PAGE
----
Sometimes I can’t put into words why Resident Evil 2 is my favorite game of all time.
But goddamn could the man take a rocket to the face.
Fan Project Resurrects Resident Evil: Outbreak's Dead Online
Sometimes I have to marvel at fans’ tenacity.
Though marching toward a full decade since its release two whole console generations ago on the PS2 — the Former Champion of the World, as you may well remember — fans of the highly experimental and hopelessly ahead of its time spin-off, Resident Evil: Outbreak, are not content to let the dead lie.
If you don’t recall this obscurity, Outbreak File #1 and its “sequel”/expansion File #2 took the traditional, fixed-perspective scares of the pre-Resi 4 titles and created a scenario-based, cooperatively online game — Resident Evil's first foray into the online space.
Outbreak featured a bunch of cool ideas that you know Capcom’s teams have been wanting to toss into the games for years. Pitting you and a handful of other survivors in the ongoing ruination of Raccoon City, the game was a meaner, more survivalist focused experience that forced item management, combat tactics, and even environmental defense onto your group lest you all faced the business end of a horrible, T-Virus induced death. Fight alone and you die alone.
The series did not persist. A number of staggering design flaws made sure Outbreak would begin and end at cult status (without the PS2’s HDD the game didn’t just have loading times, it had goddamn loading eras). This wasn’t helped by Sony’s admirable but lackluster first try at console-only online.
The servers, of course, have long been shut down. But one group of survival horror activists said, “To fuck with that noise.” Enter the Outbreak Server Recreation Project. Through the magic of the project’s custom servers, you’re able to actually play online with both File #1 and File #2… if you own the Japanese versions of the games, that is (emulators also work, but aren’t condoned by the group, mind you).
If you’re like me, Operation Raccoon City didn’t scratch that Outbreak itch (personally, it just bruised the area around the itch, then pissed on it… to heal the bruising?). Perhaps this attention, albeit small, may plant the notion in a Capcom exec’s head to kick around the Outbreak IP once more. Imagine what today’s tech could do with this concept. With the popularity of similarly themed games like DayZ and State of Decay, a modern day restart of Outbreak starts to click.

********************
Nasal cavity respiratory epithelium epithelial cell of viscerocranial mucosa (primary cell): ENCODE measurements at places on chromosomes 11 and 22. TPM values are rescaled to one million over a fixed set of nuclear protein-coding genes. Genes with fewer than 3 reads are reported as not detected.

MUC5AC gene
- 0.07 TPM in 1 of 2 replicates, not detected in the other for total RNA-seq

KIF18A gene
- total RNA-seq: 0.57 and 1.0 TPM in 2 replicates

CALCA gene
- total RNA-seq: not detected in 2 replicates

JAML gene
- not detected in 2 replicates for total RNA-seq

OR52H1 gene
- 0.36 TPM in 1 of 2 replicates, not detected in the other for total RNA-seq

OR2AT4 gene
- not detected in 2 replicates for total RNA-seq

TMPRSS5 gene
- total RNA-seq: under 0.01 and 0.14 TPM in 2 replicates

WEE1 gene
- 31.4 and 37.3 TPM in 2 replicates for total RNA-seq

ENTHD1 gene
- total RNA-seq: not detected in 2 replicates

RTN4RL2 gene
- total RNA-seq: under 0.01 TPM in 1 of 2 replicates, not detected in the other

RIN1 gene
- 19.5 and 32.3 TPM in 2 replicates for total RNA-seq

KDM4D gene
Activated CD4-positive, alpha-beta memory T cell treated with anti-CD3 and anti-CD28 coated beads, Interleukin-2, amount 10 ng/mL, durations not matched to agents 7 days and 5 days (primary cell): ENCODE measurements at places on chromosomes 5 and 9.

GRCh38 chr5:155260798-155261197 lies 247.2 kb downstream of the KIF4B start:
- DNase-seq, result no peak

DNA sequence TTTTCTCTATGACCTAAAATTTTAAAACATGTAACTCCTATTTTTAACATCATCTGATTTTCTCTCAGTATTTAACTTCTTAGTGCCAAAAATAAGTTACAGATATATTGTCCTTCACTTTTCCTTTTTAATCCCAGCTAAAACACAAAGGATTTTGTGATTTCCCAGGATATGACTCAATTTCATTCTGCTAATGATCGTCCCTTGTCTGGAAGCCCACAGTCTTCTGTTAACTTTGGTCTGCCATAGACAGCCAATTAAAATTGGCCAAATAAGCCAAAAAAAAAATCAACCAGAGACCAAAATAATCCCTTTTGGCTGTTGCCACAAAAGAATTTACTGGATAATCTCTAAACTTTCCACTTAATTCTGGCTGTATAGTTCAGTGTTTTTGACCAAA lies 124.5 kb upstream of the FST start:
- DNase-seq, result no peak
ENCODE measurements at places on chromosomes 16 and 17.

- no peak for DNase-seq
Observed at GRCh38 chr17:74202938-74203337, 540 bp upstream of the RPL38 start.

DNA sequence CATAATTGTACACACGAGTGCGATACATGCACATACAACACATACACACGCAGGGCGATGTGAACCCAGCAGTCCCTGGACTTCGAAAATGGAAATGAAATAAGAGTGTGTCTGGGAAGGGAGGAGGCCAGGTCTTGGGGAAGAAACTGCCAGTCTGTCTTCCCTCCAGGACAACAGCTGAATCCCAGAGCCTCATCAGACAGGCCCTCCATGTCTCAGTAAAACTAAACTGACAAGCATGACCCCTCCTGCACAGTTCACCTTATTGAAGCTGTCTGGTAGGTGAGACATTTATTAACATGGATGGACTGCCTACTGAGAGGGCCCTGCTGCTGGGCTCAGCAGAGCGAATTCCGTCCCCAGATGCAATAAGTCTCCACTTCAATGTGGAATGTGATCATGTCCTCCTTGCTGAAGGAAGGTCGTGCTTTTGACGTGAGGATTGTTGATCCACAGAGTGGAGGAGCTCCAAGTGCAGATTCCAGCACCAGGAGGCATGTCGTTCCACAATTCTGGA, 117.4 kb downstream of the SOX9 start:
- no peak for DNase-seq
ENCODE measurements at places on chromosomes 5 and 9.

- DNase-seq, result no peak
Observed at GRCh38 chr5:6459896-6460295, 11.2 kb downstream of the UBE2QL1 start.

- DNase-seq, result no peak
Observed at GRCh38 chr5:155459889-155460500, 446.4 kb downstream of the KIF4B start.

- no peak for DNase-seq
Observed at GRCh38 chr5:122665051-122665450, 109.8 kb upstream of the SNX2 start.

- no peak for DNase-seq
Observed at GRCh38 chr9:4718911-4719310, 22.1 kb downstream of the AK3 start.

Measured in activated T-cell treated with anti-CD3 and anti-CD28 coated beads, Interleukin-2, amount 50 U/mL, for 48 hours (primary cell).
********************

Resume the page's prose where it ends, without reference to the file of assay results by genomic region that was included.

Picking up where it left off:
Ah, wishful thinking. We may have to settle for our nostalgia. But at least you can take that nostalgia online again.
The Father of Survival Horror Wants to Bring Scary Back
Shinji Mikami, the Japanese game designer heralded as The Father of Survival Horror since unleashing Resident Evil unto the world in 1996, says gamers are too inured against being scared these days.
"Not much has changed when it comes to instilling terror in the player," Mikami said, talking up Edge Online at this year’s Tokyo Game Show. “But people have got used to the tropes of horror and they know what’s coming next, so in that sense it is harder to make them afraid.”
Shinji and his newly constructed team at Tango Gameworks are sure as shit going to try to rattle your nerves, though. Their vessel is the promising, tensely atmospheric The Evil Within — a new survival horror game steeped in classic scares. According to Mikami, it’s not about reinventing the genre; it’s about digging up its roots and latching on to what worked in the first place.
Constant gunplay, sporadic Quick-Time-Events, mindless action — what’s become routine in modern horror games the likes of Dead Space and, sadly, current Resident Evil installments are being done away with in The Evil Within. Contrary to this generation’s teachings, survival relies on far more than a loaded gun.
"The scariest parts will be when you encounter enemies that cannot be killed with a gun," says Mikami. Instead, you’ll have to use your environment and quick thinking to trap chainsaw swinging freaks lest you’re looking to lose a few feet above your shoulders.
When Bethesda, Tango’s parent company, initially announced the horror title (under the name Zwei), Shinji stated it would be his last directorial effort. A year later and the designer, thankfully, has changed his tune.
“I don’t think I’ll ever completely stop doing creative work,” he said. “We’re a studio that makes things, and that means we need a leader who also makes things. So I don’t think I’ll be taking my hands off the wheel completely. I want to give younger staff the chance to make games – that’s something I’m very passionate about – but I’m not sick of making games or anything. I want to continue in a creative role. That will never change.”
ALL NEW IQB! “House of S.T.A.A.A.A.R.R.R.R.R.S.S.S.S.” - Based off of House of Secrets #92 by Bernie Wrightson. Artwork and concept by your pal Rusty Shackles.